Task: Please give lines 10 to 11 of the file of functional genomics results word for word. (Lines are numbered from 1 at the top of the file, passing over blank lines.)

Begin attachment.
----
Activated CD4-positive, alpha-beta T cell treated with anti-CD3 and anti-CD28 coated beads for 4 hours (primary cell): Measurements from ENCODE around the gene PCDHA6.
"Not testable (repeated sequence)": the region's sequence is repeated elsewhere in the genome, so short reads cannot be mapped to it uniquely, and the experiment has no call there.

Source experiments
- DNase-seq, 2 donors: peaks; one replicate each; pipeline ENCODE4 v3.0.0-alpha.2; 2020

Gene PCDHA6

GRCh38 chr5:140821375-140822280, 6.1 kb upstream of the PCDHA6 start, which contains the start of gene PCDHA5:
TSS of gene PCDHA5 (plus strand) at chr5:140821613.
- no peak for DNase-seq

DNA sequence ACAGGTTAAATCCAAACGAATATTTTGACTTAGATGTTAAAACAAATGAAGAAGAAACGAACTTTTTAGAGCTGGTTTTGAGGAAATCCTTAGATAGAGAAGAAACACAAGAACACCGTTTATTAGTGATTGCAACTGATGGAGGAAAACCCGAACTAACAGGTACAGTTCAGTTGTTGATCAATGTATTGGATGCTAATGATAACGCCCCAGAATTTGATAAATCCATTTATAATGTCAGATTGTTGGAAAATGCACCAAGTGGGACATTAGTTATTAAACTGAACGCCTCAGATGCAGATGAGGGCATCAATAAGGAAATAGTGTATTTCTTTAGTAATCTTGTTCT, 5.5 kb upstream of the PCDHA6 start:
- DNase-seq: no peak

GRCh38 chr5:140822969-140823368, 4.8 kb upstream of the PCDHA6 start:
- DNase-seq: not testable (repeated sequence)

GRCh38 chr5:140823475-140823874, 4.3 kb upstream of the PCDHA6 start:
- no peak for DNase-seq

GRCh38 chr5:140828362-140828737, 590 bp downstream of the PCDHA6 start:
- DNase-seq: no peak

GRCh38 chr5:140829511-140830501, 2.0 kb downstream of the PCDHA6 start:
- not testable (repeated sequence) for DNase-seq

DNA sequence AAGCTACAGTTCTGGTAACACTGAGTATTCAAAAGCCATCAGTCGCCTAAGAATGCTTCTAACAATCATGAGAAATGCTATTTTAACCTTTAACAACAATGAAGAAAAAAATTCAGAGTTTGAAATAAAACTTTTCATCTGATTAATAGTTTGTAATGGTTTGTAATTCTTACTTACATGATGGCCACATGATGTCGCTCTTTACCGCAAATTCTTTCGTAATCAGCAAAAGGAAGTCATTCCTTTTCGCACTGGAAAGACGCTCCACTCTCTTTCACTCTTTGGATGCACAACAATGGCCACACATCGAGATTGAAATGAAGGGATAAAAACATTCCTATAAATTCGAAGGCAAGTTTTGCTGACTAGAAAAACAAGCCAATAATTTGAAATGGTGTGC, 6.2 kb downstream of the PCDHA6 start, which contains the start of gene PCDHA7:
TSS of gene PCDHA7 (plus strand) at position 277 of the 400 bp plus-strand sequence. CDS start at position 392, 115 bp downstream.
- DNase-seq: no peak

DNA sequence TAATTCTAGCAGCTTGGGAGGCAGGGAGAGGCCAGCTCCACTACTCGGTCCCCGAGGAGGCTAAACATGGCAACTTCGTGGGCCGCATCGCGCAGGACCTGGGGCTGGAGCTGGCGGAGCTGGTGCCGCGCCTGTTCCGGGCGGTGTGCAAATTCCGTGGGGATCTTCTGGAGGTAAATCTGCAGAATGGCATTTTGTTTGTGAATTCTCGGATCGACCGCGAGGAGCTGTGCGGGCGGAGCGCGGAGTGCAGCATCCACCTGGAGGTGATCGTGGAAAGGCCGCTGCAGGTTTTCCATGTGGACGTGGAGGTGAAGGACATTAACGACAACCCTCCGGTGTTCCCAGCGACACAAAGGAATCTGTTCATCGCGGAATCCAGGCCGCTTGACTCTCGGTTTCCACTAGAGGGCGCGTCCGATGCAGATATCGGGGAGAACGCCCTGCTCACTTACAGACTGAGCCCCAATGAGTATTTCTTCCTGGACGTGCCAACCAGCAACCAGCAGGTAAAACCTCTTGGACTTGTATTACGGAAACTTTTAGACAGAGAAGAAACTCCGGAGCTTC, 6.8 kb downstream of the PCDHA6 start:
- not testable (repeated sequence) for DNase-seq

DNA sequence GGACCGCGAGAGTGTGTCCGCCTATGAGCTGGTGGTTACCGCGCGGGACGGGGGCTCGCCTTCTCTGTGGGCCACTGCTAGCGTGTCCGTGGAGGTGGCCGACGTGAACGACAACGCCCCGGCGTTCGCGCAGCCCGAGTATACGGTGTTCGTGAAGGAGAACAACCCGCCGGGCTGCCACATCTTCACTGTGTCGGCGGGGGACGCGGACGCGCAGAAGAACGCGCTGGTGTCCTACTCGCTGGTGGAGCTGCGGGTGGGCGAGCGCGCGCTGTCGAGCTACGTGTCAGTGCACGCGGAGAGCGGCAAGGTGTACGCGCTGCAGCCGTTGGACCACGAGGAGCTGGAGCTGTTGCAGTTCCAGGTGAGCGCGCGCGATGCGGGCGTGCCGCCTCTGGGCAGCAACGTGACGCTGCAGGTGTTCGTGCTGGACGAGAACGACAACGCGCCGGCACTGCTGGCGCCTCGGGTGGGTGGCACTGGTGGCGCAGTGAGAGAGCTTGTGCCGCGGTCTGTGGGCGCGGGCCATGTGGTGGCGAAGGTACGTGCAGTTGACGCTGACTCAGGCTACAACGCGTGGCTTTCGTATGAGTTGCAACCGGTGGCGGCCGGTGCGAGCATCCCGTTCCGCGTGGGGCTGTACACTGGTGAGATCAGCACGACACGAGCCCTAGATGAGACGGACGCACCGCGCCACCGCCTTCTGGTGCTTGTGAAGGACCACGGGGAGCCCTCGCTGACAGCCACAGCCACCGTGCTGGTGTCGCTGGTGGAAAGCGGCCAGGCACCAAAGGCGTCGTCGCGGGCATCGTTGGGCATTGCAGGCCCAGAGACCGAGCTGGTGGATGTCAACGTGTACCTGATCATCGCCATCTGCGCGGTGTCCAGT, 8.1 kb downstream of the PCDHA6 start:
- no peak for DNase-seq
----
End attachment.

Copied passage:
- DNase-seq: no peak

GRCh38 chr5:140822969-140823368, 4.8 kb upstream of the PCDHA6 start: